KYOTO. Japan (MindaNews/15 August) — The latest event in Maguindanao does not bode well for the MILF. Four of its own members were killed and seven others injured in the clash between forces loyal to Commanders Adzmie and Abunawas of the movement’s 106th and 104th Base Commands, respectively.
The clash displaced 3,500 families and forced the military to bomb the area to prevent the conflict from spreading (The silence of the human rights groups are quite deafening when compared to how they would cry in anguish when people are internally-displaced by AFP operations).
And what was the MILF’s response? Its chief negotiator, Mohagher Iqbal, protested the AFP’s intervention, arguing, “Even if our men were fighting each other, it does not justify the military’s involvement.”
Here you already have 3,500 families (say a total of 14,000 individuals, assuming a family of four) running away from this war among comrades, and Iqbal does not want the AFP to intervene because the conflict was an “internal matter”? What kind of reasoning is that?
Two things become explicitly clear as a result of this incident. The first pertains to the question of just how much respect do MILF lower ranks have for the chain of command? Or put another way, to what extent does Iqbal et. al., really control what is happening among the MILF rank-and-file?
It seems very tenuous, for we have already seen this before, when Umbra Kato and his colleagues suddenly went on a killing rampage in Lanao del Norte. If the MILF cannot police its ranks then we are faced with a far much deeper dilemma that can be posed as two additional queries. First, how then does the MILF organize itself if its command appears weak in certain areas? And second, what would such authority look like in the event that the MILF is given a chance to implement its so-called Bangsamoro Juridical Entity? Well, if it cannot even police its ranks, what more governing a more fluid, more fractious, more complex multi-ethnic juridical entity?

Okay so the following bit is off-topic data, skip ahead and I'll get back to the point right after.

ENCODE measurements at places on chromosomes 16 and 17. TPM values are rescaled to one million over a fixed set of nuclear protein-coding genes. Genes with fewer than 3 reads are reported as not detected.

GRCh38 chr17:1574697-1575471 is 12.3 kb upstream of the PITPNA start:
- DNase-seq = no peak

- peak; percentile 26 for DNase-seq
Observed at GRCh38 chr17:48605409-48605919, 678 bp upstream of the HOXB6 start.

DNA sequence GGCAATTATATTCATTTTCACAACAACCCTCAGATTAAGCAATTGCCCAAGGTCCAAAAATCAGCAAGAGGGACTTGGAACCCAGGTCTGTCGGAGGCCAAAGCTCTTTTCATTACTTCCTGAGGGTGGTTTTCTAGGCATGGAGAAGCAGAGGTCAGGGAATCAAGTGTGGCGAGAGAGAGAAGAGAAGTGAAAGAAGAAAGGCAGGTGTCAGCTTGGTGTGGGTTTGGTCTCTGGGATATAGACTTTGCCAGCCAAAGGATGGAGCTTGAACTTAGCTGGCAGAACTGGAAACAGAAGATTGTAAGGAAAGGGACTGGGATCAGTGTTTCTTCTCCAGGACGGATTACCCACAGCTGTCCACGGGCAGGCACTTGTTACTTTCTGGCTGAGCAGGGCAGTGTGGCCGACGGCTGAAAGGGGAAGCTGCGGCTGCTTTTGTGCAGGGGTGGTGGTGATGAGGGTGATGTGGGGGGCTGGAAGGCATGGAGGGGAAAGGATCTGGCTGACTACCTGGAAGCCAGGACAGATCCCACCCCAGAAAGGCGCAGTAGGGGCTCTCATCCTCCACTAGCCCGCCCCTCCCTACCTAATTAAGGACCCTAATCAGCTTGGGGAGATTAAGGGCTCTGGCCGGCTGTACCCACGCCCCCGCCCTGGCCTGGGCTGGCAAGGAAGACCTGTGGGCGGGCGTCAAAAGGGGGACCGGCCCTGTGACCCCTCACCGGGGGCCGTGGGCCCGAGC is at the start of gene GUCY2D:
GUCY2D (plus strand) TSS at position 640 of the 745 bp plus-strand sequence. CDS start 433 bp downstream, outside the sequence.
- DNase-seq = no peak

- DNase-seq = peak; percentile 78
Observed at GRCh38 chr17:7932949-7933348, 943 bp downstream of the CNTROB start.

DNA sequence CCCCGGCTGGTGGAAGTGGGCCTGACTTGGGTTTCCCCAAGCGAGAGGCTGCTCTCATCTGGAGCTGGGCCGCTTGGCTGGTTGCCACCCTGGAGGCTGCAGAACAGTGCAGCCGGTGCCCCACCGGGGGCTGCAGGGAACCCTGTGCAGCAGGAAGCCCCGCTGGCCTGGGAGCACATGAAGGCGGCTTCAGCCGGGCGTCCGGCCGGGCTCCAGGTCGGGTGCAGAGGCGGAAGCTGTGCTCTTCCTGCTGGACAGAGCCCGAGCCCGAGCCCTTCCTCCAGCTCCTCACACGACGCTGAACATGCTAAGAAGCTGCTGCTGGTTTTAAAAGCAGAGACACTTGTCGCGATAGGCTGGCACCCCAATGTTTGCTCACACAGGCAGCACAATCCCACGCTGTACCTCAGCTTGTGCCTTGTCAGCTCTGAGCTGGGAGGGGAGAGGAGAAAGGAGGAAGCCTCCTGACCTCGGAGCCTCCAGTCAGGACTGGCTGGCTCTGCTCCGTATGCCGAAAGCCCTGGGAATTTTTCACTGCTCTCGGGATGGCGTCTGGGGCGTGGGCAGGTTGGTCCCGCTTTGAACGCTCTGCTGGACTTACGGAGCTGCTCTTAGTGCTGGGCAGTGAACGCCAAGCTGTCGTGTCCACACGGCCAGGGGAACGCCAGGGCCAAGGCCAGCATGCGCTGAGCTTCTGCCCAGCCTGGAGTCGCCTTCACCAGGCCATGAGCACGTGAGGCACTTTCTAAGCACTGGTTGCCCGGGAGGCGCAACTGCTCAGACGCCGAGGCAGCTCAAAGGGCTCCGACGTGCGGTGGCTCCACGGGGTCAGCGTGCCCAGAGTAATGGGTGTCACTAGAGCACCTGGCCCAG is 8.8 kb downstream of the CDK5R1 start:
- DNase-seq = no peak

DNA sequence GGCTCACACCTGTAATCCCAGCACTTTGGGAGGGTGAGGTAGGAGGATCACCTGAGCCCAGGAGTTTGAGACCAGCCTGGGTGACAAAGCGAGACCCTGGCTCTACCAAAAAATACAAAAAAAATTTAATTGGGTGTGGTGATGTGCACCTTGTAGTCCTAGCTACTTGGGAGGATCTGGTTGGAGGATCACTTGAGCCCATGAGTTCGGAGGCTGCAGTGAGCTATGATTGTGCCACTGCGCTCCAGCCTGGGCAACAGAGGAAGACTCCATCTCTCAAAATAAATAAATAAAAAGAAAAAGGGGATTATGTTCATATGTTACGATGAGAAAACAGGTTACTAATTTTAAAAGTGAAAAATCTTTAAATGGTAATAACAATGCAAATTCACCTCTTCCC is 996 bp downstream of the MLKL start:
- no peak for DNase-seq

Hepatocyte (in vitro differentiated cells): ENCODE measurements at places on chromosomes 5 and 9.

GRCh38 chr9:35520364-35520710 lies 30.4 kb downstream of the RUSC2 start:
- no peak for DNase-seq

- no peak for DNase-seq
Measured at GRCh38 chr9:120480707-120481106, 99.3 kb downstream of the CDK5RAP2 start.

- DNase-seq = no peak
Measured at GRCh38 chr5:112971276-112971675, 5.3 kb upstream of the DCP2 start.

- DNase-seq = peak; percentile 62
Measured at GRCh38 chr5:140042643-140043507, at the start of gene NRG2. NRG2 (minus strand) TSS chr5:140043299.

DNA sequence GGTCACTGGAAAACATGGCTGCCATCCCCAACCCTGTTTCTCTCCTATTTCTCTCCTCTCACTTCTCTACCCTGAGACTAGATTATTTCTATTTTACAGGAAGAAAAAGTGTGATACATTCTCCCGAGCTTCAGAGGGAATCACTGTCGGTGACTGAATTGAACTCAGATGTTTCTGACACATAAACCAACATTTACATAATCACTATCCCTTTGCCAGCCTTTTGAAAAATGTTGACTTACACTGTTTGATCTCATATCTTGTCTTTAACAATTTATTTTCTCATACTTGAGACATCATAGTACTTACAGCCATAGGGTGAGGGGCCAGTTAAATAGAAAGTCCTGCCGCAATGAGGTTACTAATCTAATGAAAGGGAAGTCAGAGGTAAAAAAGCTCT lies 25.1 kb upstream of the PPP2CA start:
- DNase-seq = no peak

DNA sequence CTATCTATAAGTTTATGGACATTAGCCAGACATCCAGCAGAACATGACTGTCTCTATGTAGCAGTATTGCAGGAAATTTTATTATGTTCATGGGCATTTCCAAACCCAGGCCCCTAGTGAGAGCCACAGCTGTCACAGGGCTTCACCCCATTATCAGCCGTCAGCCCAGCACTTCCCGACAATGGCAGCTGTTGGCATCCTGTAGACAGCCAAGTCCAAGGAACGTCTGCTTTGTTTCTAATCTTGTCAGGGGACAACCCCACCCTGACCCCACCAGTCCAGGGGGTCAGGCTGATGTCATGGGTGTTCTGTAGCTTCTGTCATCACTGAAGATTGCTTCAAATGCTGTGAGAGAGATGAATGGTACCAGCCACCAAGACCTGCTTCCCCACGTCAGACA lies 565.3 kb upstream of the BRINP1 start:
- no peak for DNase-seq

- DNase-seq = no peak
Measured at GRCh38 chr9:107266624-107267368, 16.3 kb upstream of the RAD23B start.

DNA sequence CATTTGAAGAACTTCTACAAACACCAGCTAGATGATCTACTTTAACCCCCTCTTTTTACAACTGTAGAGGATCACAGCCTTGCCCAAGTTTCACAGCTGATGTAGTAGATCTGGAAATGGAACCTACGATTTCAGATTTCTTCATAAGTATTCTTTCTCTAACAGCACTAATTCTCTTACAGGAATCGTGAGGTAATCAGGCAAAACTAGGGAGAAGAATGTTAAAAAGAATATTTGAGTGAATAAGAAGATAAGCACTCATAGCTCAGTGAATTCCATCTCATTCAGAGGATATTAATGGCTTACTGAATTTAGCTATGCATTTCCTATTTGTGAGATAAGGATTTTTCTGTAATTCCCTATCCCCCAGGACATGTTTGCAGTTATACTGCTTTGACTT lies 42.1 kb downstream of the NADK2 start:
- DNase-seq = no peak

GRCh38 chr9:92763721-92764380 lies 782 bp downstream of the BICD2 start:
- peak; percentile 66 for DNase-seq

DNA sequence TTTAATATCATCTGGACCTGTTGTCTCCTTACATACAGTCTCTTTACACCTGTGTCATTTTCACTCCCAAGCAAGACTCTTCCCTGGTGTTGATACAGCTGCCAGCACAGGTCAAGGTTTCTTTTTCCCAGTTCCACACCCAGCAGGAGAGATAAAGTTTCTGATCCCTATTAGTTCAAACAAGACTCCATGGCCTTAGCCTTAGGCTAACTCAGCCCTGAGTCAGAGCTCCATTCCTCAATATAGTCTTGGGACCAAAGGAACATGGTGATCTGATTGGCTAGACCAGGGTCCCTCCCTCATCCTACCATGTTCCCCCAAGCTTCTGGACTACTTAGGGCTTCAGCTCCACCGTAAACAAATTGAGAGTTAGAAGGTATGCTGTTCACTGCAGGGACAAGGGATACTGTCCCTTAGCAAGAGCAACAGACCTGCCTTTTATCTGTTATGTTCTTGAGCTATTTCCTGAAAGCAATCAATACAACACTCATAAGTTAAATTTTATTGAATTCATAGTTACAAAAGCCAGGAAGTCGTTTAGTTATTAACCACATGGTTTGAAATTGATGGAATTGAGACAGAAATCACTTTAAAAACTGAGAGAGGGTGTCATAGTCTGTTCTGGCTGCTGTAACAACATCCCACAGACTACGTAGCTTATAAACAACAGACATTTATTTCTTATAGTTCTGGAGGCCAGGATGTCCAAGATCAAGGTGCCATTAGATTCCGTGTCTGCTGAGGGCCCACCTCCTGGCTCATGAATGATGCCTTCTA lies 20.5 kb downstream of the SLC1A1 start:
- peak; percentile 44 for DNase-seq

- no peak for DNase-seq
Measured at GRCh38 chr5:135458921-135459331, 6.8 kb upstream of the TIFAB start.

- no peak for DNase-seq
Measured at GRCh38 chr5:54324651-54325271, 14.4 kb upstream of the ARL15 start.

If the MILF wants a broader group of people to support its argument for a full autonomy, it must not simply attract them by the force of its arms. It also must show that it has the capacity to govern and unite. The incident mentioned above somehow is no comfort to those of us who often sympathize with its cause.
History does change people. I was poring over old newspaper items about the pre-martial law surge in violence in then Cotabato province. I read an account about a symposium in Marawi City where a group of local and foreign Moro leaders passed a resolution asking then Congressman Salipada Pendatun to run for the Senate “to represent Mindanao and the Muslims in particular.”
But the author of the resolution, one Michael Mastura also cautioned “such representation is useless with the massive military operations being waged in Mindanao against the Muslims.” He added: “Pendatun’s candidacy is a manifestation of and to further national unity (sic) of the diverse elements of our society, but with the recent turmoil in the Muslim areas, such objective of national unity cannot be achieved.”
Mastura concluded: “History proves that national unity in so far as the Filipino Muslims are concerned, cannot be achieved through the use of military forces.” (italics mine)
There is a slight variation in the eminent Moro historian’s position now: national unity is really not worth aspiring for. And the use of military power – well, it can work both ways now. (Source: Tesoro De Guzman, “Cotabato assault by AFP held back,” Daily Mirror, August 10,
(Mindanawon Abroad is MindaNews’ effort to link up with Mindanawons overseas who would like to share their experiences in their adopted countries. Patricio N. Abinales of Ozamiz City is Professor at the Center for Southeast Asian Studies in Kyoto University)